A gender-related bias in survival rates has been demonstrated in rodent models of critical illness. Sex steroids have differential effects on metabolic, immune and cardiovascular end points which may underlie these observations. The hypothalamo-pituitary-gonadal (HPG) axis response to critical illness in humans is poorly characterised. We have conducted a prospective study to characterise this response in the context of heterogeneous disease severity and disturbances in overall endocrine function.
The study population was taken randomly from admissions to the adult ICU over one calendar month. A severity of illness score (Acute Physiology Score - APS) and endocrine data were measured at admission and at 3-daily intervals thereafter. The following patients were excluded: those on sex steroids; a history of gonadal, adrenal or pituitary disease; pre-menopausal women (to control for variations in menstrual cycle). Male and female groups were matched for age and illness severity. These studies were approved by the Joint Newcastle Ethics Committee.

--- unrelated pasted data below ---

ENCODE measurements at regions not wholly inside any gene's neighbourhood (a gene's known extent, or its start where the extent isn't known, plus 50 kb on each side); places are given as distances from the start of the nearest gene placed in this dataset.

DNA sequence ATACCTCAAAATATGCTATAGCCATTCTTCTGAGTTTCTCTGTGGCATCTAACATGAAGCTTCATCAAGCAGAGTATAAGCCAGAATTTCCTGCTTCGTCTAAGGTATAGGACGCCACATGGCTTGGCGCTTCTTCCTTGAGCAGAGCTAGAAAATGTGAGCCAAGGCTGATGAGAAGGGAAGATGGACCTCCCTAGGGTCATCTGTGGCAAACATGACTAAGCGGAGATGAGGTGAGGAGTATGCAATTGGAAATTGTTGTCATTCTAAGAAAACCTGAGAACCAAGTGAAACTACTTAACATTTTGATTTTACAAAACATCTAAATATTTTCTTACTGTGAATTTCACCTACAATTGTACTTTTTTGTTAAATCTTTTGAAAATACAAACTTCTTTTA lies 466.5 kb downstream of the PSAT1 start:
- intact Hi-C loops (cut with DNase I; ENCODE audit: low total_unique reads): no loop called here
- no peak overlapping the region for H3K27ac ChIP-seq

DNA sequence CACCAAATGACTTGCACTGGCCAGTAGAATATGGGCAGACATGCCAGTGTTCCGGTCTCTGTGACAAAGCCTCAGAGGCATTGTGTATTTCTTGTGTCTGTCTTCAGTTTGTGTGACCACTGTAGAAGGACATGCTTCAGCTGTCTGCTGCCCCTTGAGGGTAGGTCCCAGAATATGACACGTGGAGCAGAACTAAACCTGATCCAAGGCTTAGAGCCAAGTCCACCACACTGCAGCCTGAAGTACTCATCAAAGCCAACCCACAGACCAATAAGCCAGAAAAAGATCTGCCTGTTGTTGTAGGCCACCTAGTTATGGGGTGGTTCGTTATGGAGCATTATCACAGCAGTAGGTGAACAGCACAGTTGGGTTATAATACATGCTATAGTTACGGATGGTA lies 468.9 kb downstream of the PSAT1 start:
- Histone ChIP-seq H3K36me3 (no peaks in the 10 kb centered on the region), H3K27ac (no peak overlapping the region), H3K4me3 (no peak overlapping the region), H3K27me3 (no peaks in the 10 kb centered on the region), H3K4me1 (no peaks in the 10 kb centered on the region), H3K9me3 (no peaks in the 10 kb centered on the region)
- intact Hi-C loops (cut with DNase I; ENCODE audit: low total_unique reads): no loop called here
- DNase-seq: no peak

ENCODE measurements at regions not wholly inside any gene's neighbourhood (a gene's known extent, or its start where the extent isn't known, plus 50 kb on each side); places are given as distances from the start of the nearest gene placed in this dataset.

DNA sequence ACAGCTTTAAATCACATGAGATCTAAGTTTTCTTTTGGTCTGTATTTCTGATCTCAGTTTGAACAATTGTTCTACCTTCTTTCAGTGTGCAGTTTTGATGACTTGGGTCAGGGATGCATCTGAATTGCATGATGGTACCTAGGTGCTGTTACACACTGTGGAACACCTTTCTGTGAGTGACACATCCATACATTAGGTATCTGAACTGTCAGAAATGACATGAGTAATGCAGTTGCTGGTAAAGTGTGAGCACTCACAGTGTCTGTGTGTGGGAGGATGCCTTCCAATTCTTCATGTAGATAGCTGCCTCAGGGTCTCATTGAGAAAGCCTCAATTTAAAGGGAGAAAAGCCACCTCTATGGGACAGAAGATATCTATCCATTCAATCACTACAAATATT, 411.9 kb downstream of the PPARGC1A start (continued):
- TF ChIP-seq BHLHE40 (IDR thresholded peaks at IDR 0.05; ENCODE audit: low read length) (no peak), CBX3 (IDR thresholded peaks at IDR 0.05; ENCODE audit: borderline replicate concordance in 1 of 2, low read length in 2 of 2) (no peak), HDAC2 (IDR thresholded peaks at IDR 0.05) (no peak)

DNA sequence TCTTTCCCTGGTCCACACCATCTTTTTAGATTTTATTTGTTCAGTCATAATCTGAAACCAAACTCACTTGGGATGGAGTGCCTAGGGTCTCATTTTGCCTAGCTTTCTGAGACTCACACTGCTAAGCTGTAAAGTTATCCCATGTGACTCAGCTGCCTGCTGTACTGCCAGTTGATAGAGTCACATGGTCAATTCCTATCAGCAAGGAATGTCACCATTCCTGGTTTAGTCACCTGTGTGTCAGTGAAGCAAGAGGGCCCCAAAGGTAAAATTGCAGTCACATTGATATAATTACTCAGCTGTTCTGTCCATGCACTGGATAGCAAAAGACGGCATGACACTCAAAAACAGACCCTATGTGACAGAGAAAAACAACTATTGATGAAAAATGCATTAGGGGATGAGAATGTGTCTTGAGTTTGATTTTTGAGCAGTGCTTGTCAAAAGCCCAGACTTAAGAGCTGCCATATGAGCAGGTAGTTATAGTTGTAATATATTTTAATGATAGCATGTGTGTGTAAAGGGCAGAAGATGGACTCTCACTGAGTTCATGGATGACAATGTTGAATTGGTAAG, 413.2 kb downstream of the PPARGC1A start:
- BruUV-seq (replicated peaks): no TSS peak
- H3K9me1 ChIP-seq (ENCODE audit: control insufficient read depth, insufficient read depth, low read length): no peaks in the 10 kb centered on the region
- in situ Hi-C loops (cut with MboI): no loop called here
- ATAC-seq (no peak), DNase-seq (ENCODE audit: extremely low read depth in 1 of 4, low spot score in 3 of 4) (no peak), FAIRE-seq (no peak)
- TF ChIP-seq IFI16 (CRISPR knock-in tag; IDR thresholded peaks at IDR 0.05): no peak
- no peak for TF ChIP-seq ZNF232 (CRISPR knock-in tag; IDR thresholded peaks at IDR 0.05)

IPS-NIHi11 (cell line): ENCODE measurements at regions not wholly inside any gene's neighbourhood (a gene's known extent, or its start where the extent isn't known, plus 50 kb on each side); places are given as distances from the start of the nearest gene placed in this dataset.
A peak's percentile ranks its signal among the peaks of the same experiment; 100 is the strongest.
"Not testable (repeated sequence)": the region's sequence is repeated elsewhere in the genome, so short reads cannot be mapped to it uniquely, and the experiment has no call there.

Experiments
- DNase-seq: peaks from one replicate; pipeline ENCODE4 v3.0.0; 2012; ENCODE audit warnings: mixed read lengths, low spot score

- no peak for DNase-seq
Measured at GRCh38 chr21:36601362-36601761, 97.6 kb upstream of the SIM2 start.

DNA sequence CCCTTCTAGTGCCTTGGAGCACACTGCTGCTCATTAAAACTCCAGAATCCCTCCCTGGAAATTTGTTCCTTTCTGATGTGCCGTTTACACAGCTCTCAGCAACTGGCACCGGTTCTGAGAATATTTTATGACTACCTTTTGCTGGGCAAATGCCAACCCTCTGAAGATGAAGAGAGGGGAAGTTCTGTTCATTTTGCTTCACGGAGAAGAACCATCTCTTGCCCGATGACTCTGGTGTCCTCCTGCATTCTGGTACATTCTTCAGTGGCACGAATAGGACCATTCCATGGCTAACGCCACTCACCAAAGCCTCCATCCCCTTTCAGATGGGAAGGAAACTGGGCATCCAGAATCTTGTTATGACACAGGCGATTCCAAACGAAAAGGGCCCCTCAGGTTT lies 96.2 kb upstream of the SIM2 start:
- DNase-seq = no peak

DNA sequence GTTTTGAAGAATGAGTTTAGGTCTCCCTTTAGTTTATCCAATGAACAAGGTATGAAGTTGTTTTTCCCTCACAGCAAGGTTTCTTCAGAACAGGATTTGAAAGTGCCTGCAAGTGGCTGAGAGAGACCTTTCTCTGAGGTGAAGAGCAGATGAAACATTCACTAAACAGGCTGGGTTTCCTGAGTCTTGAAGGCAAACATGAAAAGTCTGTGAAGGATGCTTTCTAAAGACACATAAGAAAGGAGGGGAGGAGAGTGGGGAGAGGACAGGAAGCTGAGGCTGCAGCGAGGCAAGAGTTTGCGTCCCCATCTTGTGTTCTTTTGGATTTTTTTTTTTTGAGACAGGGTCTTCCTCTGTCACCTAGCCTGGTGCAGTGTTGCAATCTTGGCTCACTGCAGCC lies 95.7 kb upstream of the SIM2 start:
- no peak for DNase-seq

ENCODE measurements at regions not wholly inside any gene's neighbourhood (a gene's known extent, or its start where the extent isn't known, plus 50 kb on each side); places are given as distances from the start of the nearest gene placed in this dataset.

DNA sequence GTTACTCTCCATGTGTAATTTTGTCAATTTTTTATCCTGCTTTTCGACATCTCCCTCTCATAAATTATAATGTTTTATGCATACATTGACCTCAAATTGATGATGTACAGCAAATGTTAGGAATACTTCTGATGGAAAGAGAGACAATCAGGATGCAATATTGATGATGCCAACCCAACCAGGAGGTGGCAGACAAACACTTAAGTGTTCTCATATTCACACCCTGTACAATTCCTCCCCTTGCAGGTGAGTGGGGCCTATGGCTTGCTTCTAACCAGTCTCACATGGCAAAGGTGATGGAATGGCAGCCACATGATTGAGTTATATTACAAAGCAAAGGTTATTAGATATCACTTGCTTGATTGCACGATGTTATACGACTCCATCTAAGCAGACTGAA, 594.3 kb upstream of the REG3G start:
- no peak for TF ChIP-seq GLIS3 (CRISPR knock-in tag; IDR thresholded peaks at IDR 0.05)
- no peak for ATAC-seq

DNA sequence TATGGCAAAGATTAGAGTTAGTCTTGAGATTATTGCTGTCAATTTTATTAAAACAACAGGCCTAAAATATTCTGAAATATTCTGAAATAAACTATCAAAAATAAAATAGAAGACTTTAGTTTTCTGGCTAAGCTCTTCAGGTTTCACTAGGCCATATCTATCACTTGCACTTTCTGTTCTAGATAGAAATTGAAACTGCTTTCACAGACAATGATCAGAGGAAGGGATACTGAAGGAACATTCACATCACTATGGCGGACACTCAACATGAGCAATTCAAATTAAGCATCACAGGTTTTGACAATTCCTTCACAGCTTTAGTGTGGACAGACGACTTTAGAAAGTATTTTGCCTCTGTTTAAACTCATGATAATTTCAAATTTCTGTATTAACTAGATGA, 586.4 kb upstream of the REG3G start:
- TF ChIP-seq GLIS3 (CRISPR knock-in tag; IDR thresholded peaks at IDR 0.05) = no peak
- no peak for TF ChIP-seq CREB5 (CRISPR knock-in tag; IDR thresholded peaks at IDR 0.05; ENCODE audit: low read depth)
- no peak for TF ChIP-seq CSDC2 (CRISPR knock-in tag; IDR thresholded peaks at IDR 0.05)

6 men (median age 61 years, range 45-79) and 5 women (median age 68, range 52-89) were included. One man had testosterone in the normal range (10.8 nm/L); 5/6 were hypogonadal (mean 2.9 nm/L, range 0- 7.4). Gonadotrophin responses were non-uniform: 4 demonstrating hypo- and 1 hyper-gonadotrophic hypogonadism. All women had supra-physiological oestradiol levels (mean 661nm/L, range 82-1323), with suppressed gonadotrophins in 4/5. Increased oestradiol levels correlated positively with severity of illness (r 0.95; p 0.013).
These data highlight a sexual dimorphism in the HPG axis response to critical illness. In men, hypogonadism is common and may be of mixed type. Post-menopausal women demonstrate variable gonadotrophin-independent increases in sex-steroids, suggestive of peripheral aromatisation of adrenal androgens. These data highlight the need for further studies into the mechanism(s) of this dimorphism, and to investigate its role in the differential responses to critical illness.
08 - 11 Apr 2002
British Endocrine Societies